Capparis Spinosa

Caper                                                                                                              Κάπαpη  

Capparaceae - the caper family                                                                          Dicot.


Capers grow wild on Skopelos, usually on rocks and walls; they often inhabit inaccessible sea cliffs.

The many branched plants are woody at the base with long green, trailing stems. The flowers are nocturnal, opening within an hour of dusk and last only 12-16 hours1. The soft green buds are enclosed in 4 green sepals, which open into the beautiful flowers of the caper plant, with 4 white petals, which are sometimes tinged with purple and a profusion of long, fine stamens which may be mauve or white.

Capers are unusual flowers, in that the ovary is supported on a fine stalk in the centre of and above the other flower parts; this develops into a drop shaped pod with many seeds.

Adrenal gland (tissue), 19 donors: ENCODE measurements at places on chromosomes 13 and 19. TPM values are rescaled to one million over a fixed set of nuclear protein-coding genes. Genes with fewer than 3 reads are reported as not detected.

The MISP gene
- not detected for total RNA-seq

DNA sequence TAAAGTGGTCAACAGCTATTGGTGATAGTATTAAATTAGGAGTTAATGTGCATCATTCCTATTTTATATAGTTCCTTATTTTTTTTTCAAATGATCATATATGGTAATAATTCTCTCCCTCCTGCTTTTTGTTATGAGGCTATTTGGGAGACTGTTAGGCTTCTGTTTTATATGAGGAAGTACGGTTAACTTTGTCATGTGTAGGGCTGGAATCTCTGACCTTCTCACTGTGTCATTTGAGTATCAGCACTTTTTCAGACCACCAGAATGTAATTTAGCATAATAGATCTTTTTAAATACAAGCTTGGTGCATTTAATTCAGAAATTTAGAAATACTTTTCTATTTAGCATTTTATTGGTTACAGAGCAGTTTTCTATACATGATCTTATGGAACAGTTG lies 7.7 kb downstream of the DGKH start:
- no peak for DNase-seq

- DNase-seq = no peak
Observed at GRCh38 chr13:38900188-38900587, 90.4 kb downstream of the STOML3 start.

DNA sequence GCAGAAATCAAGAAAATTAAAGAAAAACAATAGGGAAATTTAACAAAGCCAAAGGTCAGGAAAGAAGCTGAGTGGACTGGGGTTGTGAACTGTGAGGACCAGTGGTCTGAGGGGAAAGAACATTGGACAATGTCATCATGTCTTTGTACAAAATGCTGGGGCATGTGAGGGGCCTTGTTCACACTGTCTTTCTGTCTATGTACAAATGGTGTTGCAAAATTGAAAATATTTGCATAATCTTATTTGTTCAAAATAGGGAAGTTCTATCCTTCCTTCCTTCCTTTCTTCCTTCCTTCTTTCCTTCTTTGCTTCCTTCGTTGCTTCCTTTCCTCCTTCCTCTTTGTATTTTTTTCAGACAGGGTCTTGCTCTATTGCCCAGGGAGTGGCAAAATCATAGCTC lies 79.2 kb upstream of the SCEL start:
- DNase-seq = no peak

A spineless form can be found in the area of the old kastro, and was probably introduced as a garden plant for culinary purposes. This was previously considered a separate species C. ovatum.

4-5.5cm 20-150cm
                                                                         JAN FEB MAR APR MAY JUN JUL AUG SEP OCT NOV DEC
Campanula incurva
White campanulaCampanula_incuva.html
Culinary uses of capers.

 The flower buds, picked early in the morning before they open, the young leaves and the green seed pods can all be prepared, salted and pickled to create a piquant ingredient for addition to meat and fish dishes and to spice up salads. The pickled buds are well known as the capers sold in jars.
More on preparing capers........
Cionura erecta

1.Chimona et al. . Study of variegated and white flower petals of Capparis spinosa expanded at dusk in arid landscapes. Journal of Arid Land. 2012.